Torzewski & McInerney, LLC

Morris County Estate Planning And Litigation Lawyers

Schedule A Consultation

Personal Attention And A Professional Approach

Home » Elder Law » What are the signs of elder abuse?

While it may seem unconscionable, elderly people often fall victim to abuse. This abuse can come from their family members, friends, or even the nursing home staff responsible for providing care.

That is why you must understand the signs of elder abuse, which will allow you to act quickly should an issue arise. Here are a few signs to look for if you suspect a loved one is being mistreated.

Emotional effects

All types of abuse can take an emotional toll on a person. You might notice that your loved one seems withdrawn or depressed. They may refuse to spend time with others or neglect their own personal care and hygiene. Emotional issues are serious on their own, even when abuse does not play a role. Accordingly, you should seek mental health counseling for your loved one immediately to get to the bottom of the issue.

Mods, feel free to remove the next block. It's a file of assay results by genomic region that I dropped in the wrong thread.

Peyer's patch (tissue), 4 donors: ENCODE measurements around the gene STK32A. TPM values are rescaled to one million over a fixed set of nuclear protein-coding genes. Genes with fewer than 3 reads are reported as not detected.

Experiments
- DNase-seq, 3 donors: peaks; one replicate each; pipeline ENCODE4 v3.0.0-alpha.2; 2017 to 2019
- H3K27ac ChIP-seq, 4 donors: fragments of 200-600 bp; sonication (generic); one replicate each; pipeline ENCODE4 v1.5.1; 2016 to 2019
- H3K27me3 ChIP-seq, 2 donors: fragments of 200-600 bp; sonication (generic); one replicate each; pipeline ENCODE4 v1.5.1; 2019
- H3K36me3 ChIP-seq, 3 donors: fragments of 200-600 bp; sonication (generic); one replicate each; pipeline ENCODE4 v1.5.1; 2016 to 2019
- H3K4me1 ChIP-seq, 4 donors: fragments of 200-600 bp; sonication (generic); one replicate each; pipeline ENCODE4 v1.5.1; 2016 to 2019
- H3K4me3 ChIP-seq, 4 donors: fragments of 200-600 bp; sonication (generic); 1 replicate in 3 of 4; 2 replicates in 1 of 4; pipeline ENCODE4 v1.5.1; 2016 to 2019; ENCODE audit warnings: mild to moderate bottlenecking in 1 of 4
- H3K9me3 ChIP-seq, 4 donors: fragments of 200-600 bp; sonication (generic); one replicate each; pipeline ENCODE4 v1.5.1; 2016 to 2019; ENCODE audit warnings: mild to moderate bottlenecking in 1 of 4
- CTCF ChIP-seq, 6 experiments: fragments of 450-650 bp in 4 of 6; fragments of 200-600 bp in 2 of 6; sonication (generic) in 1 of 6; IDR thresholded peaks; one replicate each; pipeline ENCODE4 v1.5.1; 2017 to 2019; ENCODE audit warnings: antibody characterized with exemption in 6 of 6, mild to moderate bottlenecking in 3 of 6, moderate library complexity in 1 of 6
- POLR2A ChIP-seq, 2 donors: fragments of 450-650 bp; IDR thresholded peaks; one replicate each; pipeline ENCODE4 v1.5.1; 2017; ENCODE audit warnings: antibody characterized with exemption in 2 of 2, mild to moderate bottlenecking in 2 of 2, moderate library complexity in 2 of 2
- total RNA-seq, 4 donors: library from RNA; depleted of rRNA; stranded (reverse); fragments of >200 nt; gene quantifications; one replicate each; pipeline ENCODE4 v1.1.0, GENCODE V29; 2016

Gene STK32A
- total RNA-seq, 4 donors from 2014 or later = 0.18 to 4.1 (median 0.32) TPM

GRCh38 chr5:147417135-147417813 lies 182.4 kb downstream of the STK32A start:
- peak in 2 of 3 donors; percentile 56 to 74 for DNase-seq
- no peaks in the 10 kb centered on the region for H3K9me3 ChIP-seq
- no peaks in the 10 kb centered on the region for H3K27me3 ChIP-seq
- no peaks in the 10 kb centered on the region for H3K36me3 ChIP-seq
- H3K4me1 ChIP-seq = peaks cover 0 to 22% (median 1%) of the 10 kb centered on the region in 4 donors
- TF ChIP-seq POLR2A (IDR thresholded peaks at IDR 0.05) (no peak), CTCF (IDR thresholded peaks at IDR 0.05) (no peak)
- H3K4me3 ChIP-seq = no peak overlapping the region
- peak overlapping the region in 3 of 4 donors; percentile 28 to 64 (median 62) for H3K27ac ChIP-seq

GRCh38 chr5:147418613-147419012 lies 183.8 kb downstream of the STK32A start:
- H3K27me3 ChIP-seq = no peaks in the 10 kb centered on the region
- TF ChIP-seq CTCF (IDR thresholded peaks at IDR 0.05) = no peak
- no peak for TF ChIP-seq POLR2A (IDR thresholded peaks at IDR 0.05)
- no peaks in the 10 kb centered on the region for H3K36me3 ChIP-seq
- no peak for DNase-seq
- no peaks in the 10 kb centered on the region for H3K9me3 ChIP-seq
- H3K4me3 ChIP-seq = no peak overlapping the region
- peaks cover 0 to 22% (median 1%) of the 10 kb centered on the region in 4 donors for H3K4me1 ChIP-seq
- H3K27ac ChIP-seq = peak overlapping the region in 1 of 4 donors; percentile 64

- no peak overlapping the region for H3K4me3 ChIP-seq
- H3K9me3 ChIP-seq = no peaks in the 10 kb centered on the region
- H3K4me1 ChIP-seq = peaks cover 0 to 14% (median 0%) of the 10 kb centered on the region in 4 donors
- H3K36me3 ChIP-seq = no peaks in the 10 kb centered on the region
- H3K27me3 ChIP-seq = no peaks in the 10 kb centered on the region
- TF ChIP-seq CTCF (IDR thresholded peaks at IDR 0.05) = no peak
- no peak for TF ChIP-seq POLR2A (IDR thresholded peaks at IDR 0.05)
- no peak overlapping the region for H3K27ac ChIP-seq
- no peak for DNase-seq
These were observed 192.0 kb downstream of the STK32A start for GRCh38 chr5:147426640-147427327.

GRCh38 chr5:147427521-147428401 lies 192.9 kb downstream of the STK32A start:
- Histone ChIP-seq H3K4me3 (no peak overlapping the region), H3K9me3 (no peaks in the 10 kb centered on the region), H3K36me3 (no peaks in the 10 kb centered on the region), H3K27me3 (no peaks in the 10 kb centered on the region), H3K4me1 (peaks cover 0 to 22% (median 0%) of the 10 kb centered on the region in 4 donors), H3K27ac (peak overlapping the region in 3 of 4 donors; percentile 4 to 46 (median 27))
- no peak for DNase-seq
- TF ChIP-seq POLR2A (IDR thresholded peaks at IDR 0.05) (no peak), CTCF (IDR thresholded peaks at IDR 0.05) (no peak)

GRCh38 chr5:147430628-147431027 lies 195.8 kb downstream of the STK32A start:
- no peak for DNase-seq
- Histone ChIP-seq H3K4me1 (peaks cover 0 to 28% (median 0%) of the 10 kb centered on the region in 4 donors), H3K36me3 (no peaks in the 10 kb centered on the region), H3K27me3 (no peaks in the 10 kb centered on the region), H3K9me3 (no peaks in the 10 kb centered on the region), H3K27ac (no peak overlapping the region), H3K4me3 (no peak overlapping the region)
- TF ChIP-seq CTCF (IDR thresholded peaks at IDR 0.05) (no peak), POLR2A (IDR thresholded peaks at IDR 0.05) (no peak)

Frequent injuries

Older adults may experience injuries due to lack of mobility or vision issues. However, their caregivers must ensure they can get around the home or assisted living facility easily without injuring themselves. Repeated instances of black eyes, broken bones, bruises, and lacerations can indicate neglect. It can also indicate outright physical abuse, in which case the senior requires immediate assistance to safeguard them against future threats.

Trouble paying bills

Many seniors live on a fixed income, which means they must be very careful with their money from month to month. When financial abuse occurs, a person may have difficulty paying bills when they did not before. They may have notices from their utility company and creditors about overdue bills. They may also be unable to buy food or other essentials. In this case, you can step in and offer help with their financial situation.

You can also protect senior loved ones from abuse by playing an active role in their life. Abusers are less likely to target people with strong social networks, as these seniors are less vulnerable when compared to those who live in isolation.